The Viper will reach the end of its road in 2017, and we only have ourselves to blame.

That’s right–it’s poor sales figures – not environmental concerns – that injected the fatal venom into this outrageous four-wheeled road snake.

2017 will mark the Viper’s 25th year of production, and its silver anniversary will fittingly be celebrated with five special-edition models.

The special edition models include a Viper 1:28 Edition ACR, GTS-R Commemorative Edition ACR, VoooDoo II Edition ACR, Snakeskin Edition GTC and a Viper Dodge Dealer Edition.

The Viper 1:28 edition is not a 1:28 scale-model, but rather a track-focused American Club Racer special edition that celebrates the Viper’s standing lap record of 1:28.65 at Laguna Seca, set in 2015.

Only 28 copies will be built, making this car an instant classic, and highly desirable collectible. Desk racers will no-doubt be able to find 1:28th scale models of the 1:28 edition in due time.

In truth, any of the ACR models are special, memorable cars given the vehicles’ incredible track performance and jaw-dropping street cred. The current model Viper ACR holds a total of 13 road course lap records (as certified by the Sports Car Club of America), thanks in part to its mighty 8.4-litre V-10 and its race car-like aerodynamics, which generate nearly one ton of down force at its 285 km/h top speed.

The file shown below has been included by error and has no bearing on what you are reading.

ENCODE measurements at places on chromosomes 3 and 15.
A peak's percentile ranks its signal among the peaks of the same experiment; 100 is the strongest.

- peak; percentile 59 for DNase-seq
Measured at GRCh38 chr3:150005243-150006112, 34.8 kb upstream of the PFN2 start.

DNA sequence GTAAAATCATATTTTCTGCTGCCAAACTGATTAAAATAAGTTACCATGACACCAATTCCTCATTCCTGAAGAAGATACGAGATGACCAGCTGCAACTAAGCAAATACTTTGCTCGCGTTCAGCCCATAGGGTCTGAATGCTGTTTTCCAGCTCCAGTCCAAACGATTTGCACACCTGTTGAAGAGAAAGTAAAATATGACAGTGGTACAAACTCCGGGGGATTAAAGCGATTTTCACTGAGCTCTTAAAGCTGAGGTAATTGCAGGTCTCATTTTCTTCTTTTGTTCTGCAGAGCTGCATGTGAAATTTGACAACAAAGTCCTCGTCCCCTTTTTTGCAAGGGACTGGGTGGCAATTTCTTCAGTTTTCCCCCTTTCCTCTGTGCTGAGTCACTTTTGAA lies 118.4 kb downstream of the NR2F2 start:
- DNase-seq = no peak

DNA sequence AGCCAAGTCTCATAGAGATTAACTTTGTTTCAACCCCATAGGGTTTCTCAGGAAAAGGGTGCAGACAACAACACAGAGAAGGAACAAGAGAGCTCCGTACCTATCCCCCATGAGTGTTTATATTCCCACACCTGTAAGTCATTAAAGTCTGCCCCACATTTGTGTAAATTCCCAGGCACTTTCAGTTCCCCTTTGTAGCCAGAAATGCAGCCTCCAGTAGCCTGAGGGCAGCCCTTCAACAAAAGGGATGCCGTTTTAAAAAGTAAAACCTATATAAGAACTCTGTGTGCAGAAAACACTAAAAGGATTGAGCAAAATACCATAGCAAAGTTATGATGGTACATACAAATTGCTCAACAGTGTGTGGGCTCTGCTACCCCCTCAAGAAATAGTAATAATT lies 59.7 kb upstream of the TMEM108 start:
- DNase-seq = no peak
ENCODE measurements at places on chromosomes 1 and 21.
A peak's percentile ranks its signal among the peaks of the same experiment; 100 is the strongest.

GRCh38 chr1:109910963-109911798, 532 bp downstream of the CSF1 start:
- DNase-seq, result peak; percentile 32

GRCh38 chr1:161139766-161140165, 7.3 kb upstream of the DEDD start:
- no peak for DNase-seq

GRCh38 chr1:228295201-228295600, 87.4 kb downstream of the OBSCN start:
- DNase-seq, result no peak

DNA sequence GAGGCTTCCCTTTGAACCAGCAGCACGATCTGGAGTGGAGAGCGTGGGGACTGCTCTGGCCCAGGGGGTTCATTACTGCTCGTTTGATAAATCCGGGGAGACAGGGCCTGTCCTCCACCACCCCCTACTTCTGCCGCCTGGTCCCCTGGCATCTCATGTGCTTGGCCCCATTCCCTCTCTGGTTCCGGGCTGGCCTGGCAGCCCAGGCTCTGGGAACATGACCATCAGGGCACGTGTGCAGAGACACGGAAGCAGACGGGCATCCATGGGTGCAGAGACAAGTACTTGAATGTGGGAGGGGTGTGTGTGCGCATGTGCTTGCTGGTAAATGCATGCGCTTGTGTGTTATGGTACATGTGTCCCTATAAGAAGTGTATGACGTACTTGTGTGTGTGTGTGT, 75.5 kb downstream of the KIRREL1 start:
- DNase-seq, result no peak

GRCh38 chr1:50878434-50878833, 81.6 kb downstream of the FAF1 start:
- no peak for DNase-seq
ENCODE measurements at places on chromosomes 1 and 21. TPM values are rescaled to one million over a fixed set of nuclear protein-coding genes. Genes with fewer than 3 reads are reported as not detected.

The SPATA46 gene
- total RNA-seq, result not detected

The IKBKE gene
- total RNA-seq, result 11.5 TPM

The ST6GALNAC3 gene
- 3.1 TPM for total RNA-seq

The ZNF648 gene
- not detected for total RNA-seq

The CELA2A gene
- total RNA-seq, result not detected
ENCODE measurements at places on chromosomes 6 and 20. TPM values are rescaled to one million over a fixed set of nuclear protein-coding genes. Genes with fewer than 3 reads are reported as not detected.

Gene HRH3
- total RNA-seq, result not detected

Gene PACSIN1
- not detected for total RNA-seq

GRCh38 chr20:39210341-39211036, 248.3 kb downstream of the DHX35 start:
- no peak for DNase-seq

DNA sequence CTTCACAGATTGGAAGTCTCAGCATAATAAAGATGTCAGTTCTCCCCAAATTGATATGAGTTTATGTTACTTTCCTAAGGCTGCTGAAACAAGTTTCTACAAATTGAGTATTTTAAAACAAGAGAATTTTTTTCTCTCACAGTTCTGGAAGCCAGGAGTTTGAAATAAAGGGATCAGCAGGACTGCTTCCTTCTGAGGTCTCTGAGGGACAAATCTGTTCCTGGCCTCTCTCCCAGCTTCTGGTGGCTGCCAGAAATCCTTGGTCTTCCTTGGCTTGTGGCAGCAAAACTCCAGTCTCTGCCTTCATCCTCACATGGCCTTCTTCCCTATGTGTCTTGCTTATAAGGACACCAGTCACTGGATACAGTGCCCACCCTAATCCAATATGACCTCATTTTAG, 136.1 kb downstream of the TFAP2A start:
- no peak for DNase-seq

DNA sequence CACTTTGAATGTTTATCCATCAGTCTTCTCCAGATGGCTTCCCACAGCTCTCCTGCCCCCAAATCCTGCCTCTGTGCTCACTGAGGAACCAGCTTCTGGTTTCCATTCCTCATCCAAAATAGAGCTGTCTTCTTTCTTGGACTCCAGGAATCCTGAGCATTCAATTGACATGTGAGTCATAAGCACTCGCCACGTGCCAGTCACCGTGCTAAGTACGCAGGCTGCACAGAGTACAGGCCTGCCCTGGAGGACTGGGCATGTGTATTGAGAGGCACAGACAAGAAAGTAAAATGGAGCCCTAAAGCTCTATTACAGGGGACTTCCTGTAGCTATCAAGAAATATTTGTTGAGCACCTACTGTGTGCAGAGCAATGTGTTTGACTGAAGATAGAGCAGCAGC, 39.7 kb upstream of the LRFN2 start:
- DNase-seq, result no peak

While it’s too late to save the Viper in its current guise, we would strongly encourage Canadians to get their copy of this American exotic before they run out–Canadian pricing for the 2016 Dodge Viper starts at $117,995, while pricing on the close-out special-edition models will vary north of the base price.

Given the limited number of Vipers on the road and the warm spot this supercar occupies in the hearts of car enthusiasts of all ages and stripes, we suspect that much like special-edition Porsche 911s, this car will likely hold its value, or even appreciate over time.

It’s unclear what will happen to the Conner Avenue Assembly plant where the Viper is built; there are currently no plans to produce future vehicles at this location.

Who knows? The Viper may be reinvented in a few years or decades as an all-electric or hybrid sports car, and thus the Viper nameplate may live on–but for fans of the guttural, raw, leg-burning, V10-screaming Viper, it’s an end of an era.

(Fiat Chrysler Automobiles)